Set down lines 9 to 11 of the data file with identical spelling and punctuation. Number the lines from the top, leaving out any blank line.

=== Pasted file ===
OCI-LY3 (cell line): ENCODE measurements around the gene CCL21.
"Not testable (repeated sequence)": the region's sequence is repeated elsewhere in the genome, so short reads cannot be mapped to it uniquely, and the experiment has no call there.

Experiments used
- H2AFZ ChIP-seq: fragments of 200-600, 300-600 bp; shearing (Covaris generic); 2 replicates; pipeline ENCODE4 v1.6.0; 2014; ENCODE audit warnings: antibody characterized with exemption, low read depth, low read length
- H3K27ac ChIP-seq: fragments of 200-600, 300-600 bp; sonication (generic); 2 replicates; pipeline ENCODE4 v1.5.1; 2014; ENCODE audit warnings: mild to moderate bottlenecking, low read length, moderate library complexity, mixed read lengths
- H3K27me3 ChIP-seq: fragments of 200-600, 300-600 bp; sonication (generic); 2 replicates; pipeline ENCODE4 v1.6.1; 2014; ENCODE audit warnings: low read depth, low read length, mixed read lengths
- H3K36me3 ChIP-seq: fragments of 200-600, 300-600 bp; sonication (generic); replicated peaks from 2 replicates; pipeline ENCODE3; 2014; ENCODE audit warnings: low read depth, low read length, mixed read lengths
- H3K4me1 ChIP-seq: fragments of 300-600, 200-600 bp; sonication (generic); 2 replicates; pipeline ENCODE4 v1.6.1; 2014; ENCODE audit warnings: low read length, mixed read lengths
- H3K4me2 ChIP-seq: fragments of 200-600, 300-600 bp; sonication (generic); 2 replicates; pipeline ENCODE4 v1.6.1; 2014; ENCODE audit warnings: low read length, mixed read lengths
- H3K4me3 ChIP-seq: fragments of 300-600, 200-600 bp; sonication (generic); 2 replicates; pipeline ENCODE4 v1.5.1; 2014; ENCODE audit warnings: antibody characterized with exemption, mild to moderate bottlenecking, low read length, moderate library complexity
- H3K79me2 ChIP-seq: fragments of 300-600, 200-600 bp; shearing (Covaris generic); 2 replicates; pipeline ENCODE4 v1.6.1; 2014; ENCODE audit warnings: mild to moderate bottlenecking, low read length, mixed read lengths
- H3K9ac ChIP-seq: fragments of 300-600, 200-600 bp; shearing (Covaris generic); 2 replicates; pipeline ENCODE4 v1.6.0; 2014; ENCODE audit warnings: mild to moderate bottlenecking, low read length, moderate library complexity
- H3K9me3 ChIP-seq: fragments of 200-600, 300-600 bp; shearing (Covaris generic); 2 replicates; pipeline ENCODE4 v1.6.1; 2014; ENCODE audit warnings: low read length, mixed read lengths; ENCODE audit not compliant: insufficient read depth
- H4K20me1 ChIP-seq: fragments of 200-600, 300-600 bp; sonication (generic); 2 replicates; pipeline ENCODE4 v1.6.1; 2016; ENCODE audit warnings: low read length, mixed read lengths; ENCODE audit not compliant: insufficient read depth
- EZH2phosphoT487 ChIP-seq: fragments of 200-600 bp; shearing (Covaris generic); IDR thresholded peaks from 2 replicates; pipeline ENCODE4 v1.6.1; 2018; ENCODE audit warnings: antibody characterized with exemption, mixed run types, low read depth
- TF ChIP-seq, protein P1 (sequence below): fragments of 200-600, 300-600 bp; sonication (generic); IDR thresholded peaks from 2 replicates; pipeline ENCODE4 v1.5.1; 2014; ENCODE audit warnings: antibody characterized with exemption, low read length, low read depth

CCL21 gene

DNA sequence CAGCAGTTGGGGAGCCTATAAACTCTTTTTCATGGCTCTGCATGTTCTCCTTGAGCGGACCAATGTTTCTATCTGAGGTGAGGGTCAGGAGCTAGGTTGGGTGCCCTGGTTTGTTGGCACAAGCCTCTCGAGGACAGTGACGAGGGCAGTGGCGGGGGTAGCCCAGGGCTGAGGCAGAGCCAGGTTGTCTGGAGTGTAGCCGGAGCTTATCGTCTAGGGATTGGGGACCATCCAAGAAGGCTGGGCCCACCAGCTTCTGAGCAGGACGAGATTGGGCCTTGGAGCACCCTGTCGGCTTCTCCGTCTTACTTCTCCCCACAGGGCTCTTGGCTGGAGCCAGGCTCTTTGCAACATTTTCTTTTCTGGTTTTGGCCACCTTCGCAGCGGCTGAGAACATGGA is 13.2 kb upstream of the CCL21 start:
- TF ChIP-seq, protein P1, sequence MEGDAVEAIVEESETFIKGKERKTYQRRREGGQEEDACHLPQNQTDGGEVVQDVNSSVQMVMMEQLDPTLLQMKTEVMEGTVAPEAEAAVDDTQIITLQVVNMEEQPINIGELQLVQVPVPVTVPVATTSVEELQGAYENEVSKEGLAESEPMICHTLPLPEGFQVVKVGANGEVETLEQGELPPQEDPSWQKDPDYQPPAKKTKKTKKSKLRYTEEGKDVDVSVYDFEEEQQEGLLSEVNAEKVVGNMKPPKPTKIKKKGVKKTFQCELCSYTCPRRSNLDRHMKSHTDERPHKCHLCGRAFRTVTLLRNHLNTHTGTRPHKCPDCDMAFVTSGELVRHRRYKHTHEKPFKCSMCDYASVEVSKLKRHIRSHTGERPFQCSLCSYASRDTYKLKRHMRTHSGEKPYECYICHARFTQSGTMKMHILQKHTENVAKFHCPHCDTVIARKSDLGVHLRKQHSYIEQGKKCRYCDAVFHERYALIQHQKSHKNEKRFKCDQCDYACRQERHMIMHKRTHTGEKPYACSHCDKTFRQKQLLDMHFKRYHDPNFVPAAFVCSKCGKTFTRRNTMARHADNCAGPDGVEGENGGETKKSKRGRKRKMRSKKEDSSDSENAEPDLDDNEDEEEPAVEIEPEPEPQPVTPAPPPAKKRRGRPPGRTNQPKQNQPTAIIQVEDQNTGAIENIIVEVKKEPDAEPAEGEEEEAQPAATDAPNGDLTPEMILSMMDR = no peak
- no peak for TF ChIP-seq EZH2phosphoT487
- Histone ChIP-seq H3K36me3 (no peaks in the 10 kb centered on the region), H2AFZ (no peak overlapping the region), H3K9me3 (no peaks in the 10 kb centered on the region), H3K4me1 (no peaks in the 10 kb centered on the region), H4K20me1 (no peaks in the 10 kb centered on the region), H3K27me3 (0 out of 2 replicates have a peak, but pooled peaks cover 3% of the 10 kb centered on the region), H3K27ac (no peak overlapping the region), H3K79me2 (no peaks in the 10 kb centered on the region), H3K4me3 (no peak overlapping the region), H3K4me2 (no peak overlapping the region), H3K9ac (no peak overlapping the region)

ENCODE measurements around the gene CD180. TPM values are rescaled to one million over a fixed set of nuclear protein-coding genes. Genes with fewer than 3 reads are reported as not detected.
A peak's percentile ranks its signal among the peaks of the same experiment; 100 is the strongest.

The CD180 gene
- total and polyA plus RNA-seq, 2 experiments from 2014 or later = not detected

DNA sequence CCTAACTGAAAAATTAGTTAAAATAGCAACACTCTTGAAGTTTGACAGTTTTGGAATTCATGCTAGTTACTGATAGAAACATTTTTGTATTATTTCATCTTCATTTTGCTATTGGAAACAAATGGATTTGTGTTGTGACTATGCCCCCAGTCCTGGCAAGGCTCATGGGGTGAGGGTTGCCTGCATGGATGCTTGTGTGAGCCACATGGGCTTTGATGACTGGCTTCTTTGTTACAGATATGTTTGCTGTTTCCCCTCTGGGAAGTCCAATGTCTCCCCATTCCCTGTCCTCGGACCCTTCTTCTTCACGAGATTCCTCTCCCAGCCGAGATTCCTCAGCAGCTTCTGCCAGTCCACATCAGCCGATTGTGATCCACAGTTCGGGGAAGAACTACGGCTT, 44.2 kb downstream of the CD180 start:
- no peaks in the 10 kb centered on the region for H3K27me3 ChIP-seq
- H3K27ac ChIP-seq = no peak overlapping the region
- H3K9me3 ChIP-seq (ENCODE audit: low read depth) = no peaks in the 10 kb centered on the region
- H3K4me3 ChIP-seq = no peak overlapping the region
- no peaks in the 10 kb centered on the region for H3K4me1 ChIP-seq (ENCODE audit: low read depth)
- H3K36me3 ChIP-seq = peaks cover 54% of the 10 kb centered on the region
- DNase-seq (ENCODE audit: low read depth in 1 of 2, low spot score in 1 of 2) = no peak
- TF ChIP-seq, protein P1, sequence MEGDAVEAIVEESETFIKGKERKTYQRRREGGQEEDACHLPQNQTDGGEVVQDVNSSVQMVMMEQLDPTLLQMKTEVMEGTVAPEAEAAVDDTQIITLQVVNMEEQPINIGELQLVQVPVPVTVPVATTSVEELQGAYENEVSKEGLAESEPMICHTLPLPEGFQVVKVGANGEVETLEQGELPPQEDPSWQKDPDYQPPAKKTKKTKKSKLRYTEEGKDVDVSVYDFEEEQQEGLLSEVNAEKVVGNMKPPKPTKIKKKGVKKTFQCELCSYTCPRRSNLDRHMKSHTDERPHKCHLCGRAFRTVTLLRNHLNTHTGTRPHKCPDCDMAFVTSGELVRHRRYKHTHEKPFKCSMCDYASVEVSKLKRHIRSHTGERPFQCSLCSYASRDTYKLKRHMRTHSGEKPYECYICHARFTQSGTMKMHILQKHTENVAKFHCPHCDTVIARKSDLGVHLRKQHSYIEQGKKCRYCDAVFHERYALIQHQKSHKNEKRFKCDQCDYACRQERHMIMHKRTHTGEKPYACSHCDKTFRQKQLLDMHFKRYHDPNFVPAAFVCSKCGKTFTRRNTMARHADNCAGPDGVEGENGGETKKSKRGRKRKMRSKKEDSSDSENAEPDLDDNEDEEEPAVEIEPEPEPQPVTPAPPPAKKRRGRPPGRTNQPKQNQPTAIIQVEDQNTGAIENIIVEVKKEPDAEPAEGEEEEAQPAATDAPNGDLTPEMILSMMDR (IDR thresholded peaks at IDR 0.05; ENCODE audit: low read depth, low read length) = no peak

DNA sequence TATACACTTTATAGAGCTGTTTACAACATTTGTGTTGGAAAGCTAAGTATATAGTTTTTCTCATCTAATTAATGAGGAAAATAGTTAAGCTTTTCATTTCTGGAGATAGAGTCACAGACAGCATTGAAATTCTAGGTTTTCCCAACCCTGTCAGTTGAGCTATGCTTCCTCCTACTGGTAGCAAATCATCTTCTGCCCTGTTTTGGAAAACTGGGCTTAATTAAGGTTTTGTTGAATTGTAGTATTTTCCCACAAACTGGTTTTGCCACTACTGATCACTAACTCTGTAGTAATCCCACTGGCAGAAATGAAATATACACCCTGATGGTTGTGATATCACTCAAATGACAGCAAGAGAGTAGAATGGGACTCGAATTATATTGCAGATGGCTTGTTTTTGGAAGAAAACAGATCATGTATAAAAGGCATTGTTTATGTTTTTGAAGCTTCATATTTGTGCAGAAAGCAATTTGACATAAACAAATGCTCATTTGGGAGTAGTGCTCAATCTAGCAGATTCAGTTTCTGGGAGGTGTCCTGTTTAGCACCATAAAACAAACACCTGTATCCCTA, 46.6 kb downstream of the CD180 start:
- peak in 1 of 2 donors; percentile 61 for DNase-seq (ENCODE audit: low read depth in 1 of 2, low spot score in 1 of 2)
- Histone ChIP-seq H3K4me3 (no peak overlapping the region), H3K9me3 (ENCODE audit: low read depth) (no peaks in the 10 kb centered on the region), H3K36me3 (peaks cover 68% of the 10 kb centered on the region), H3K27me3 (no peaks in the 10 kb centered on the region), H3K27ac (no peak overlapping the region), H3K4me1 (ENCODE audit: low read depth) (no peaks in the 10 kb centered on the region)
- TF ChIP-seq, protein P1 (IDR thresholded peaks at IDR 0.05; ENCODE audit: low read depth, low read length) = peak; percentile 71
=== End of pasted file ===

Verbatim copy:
- H3K4me2 ChIP-seq: fragments of 200-600, 300-600 bp; sonication (generic); 2 replicates; pipeline ENCODE4 v1.6.1; 2014; ENCODE audit warnings: low read length, mixed read lengths
- H3K4me3 ChIP-seq: fragments of 300-600, 200-600 bp; sonication (generic); 2 replicates; pipeline ENCODE4 v1.5.1; 2014; ENCODE audit warnings: antibody characterized with exemption, mild to moderate bottlenecking, low read length, moderate library complexity
- H3K79me2 ChIP-seq: fragments of 300-600, 200-600 bp; shearing (Covaris generic); 2 replicates; pipeline ENCODE4 v1.6.1; 2014; ENCODE audit warnings: mild to moderate bottlenecking, low read length, mixed read lengths